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A fundamental question for the intensivist is why some individuals but not others succumb to life-threatening infection. A growing body of evidence indicates that both the risk of acquiring infection and the risk of developing severe complications are determined by host genetic factors. These include a number of single gene defects with devastating consequences, e. g. interferon-gamma receptor mutations that lead to fatal infections with ubiquitous mycobacteria, but such examples are relatively rare. Of greater importance for routine clinical practice is the potentially vast number of genetic variants with subtle effects on the regulation or function of specific immunological, physiological and metabolic mediators. Such polygenic traits do not obey simple patterns of familial segregation seen for monogenic disorders, and their clinical investigation is further complicated by the environmental variability of infectious exposure. Recent advances in this field have therefore largely stemmed from hospital-based case-controlled studies that have uncovered disease associations with specific DNA polymorphisms in candidate gene regions. For example, tumour necrosis factor polymorphisms have been associated with susceptibility to malaria and other infections; chemokine receptor polymorphisms with susceptibility to HIV; natural resistance-associated macrophage protein 1 with tuberculosis; and mannose binding lectin polymorphisms with meningococcal disease. A much greater number of genetic associations will emerge as the full extent of human genomic diversity becomes known. The challenge for clinical investigators is to generate an epidemiological framework for population- and family-based association studies, which is sufficiently robust to exclude population artifacts and sufficiently powerful to be able to dissect true disease-causing polymorphisms from linked genetic markers. In the long term this approach promises to identify host mediators that are critical for pathogenesis and immunity and to yield molecular insights into the complex processes of human gene regulation. This information is likely to be of considerable value in designing more effective approaches to the treatment and prevention of life-threatening infectious disease.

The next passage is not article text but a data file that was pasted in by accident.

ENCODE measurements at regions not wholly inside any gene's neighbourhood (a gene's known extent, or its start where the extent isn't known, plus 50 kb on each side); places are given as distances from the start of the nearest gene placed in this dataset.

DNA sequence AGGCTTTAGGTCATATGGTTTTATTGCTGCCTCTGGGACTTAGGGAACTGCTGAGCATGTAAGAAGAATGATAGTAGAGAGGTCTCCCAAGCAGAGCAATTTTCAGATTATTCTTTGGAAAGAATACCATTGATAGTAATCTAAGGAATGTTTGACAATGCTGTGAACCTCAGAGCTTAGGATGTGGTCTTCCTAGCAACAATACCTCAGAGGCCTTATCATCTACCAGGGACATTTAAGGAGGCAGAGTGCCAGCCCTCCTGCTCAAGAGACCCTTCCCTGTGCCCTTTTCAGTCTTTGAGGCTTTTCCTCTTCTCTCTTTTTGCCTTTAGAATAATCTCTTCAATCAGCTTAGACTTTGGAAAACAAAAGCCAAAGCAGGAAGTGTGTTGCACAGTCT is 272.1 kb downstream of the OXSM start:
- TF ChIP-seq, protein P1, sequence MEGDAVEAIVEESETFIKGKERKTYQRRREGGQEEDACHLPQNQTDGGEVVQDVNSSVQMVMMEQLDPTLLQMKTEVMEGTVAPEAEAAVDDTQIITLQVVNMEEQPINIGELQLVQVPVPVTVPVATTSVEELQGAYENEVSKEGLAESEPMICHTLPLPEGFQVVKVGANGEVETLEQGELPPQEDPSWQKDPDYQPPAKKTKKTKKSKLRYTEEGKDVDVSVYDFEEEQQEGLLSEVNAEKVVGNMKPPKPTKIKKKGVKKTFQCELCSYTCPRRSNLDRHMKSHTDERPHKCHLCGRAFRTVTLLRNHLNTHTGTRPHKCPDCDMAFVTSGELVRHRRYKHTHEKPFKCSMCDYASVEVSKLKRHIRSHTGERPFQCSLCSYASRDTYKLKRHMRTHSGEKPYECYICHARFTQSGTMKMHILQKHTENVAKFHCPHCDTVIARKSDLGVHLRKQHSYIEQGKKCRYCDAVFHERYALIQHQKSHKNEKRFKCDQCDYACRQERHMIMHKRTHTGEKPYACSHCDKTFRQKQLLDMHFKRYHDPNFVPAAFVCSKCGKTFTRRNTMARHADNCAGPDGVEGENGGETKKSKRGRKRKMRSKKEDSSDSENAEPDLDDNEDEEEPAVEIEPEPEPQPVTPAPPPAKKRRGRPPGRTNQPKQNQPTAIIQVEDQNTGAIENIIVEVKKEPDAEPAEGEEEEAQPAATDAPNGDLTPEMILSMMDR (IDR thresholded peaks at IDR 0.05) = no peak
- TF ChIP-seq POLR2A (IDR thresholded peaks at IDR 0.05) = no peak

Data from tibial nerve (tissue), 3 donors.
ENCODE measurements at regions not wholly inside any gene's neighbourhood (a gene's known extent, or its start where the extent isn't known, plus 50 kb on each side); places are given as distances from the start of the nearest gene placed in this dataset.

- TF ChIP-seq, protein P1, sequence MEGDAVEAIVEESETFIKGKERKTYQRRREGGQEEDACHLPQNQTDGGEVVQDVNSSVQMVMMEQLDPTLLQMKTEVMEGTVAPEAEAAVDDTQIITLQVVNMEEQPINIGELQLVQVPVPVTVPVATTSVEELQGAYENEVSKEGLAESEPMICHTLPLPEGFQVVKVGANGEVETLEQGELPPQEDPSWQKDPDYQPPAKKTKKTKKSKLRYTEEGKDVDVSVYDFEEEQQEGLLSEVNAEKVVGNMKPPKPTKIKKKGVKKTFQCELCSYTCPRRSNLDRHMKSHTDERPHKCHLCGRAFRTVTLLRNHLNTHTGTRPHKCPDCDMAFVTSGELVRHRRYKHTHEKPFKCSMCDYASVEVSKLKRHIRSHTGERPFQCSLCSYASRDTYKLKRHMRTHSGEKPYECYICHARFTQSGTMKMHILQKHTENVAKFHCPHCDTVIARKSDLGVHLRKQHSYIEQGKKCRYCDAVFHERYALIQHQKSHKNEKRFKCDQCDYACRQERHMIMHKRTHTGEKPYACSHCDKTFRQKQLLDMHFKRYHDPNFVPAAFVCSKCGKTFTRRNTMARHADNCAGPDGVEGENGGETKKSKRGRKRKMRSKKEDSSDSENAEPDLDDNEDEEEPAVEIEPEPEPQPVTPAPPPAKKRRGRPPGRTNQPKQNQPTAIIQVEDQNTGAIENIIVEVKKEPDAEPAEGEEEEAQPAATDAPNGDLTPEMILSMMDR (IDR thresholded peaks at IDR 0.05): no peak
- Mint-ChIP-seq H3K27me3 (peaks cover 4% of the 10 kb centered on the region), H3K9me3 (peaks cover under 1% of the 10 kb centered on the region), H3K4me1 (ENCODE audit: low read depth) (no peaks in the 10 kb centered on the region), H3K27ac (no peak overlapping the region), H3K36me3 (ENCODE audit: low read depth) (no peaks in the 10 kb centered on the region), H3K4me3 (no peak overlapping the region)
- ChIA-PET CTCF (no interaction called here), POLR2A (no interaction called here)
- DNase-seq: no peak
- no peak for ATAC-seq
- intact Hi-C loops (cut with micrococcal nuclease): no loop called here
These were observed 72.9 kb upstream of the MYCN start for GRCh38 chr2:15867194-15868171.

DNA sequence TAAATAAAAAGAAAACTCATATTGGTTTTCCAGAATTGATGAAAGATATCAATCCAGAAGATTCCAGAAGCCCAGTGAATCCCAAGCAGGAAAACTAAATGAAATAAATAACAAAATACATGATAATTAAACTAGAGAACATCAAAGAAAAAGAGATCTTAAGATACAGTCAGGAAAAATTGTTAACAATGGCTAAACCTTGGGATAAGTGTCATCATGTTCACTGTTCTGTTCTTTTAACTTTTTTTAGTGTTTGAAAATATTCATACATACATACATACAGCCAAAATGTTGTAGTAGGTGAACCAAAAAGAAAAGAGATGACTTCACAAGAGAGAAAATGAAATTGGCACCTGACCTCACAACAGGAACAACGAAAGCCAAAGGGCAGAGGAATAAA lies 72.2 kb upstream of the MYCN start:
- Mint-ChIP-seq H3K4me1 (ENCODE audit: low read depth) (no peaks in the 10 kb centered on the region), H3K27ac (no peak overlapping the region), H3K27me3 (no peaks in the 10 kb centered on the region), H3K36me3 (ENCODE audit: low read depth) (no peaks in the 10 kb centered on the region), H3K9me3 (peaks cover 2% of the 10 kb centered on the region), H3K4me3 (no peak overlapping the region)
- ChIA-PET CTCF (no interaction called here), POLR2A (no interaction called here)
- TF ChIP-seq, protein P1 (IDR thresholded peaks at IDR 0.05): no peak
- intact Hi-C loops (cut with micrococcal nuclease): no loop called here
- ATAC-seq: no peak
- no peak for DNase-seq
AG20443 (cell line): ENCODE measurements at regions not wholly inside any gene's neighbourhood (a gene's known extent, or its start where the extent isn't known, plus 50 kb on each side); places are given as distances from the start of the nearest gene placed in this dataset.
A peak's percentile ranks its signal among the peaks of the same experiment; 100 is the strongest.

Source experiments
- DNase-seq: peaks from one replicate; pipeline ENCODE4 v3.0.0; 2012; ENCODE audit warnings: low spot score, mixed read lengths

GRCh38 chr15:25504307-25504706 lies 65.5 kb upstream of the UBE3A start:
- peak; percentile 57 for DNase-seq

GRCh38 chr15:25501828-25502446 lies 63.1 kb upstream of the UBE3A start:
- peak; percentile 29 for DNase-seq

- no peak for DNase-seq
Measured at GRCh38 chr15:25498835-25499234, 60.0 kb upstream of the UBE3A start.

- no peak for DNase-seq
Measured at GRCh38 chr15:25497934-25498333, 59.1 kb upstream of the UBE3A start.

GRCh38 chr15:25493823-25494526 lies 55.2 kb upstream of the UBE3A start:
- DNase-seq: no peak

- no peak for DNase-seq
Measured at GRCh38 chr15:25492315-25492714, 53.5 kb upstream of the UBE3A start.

Original publication




Journal article


Intensive care medicine

Publication Date



26 Suppl 1


S89 - S97


Wellcome Trust Centre for Human Genetics, Oxford, UK.


Humans, Communicable Diseases, Genetic Predisposition to Disease, Critical Care, Risk Factors, Immunogenetics, Mutation, Polymorphism, Genetic